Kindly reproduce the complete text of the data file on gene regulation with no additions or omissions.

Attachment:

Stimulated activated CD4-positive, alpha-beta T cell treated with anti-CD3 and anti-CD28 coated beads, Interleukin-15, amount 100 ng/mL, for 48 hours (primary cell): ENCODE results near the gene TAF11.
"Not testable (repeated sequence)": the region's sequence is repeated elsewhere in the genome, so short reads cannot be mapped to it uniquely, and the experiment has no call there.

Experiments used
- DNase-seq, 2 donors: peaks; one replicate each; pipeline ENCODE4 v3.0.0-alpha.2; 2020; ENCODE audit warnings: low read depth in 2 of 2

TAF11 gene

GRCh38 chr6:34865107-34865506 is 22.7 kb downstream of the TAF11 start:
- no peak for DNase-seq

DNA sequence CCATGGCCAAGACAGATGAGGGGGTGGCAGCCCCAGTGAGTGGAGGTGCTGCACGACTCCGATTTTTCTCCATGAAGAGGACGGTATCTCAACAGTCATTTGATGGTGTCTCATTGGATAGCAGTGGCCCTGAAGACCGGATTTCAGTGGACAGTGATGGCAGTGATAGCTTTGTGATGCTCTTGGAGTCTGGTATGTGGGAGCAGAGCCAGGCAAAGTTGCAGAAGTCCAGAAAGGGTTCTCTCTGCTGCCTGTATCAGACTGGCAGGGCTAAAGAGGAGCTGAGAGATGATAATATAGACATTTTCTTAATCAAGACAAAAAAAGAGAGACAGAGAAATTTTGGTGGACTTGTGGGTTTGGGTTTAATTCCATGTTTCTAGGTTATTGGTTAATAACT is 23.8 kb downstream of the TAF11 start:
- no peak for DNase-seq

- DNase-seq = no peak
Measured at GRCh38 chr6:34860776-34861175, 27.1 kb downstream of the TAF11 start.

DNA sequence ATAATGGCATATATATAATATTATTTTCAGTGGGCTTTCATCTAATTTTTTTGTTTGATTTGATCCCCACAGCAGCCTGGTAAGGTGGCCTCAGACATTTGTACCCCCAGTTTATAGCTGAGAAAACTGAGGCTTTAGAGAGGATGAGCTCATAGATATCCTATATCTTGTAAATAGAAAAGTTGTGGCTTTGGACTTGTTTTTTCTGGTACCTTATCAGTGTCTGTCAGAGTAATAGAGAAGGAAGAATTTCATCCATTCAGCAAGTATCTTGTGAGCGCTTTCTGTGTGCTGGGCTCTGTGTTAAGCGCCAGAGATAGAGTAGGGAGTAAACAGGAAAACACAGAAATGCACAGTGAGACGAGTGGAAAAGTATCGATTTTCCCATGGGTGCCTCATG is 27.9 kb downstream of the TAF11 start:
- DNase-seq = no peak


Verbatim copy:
Stimulated activated CD4-positive, alpha-beta T cell treated with anti-CD3 and anti-CD28 coated beads, Interleukin-15, amount 100 ng/mL, for 48 hours (primary cell): ENCODE results near the gene TAF11.
"Not testable (repeated sequence)": the region's sequence is repeated elsewhere in the genome, so short reads cannot be mapped to it uniquely, and the experiment has no call there.

Experiments used
- DNase-seq, 2 donors: peaks; one replicate each; pipeline ENCODE4 v3.0.0-alpha.2; 2020; ENCODE audit warnings: low read depth in 2 of 2

TAF11 gene

GRCh38 chr6:34865107-34865506 is 22.7 kb downstream of the TAF11 start:
- no peak for DNase-seq

DNA sequence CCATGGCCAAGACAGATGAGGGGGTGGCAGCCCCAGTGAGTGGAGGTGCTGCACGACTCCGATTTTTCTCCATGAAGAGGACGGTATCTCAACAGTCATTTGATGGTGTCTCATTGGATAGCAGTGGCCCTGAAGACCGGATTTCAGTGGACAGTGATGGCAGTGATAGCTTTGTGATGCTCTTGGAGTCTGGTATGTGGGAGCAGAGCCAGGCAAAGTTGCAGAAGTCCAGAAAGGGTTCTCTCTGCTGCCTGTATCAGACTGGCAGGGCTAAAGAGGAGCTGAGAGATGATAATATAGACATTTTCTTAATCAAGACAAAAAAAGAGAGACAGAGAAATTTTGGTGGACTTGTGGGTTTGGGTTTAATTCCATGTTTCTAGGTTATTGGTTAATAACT is 23.8 kb downstream of the TAF11 start:
- no peak for DNase-seq

- DNase-seq = no peak
Measured at GRCh38 chr6:34860776-34861175, 27.1 kb downstream of the TAF11 start.

DNA sequence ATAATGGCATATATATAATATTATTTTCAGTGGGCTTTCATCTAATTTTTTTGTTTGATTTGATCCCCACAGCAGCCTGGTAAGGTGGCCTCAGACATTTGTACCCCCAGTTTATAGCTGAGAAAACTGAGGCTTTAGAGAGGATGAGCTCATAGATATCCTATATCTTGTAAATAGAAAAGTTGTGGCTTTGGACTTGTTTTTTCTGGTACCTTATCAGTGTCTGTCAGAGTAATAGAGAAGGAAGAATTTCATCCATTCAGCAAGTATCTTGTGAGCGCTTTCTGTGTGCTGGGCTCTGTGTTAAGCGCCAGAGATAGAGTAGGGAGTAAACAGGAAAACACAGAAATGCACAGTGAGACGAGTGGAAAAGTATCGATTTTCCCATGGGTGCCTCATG is 27.9 kb downstream of the TAF11 start:
- DNase-seq = no peak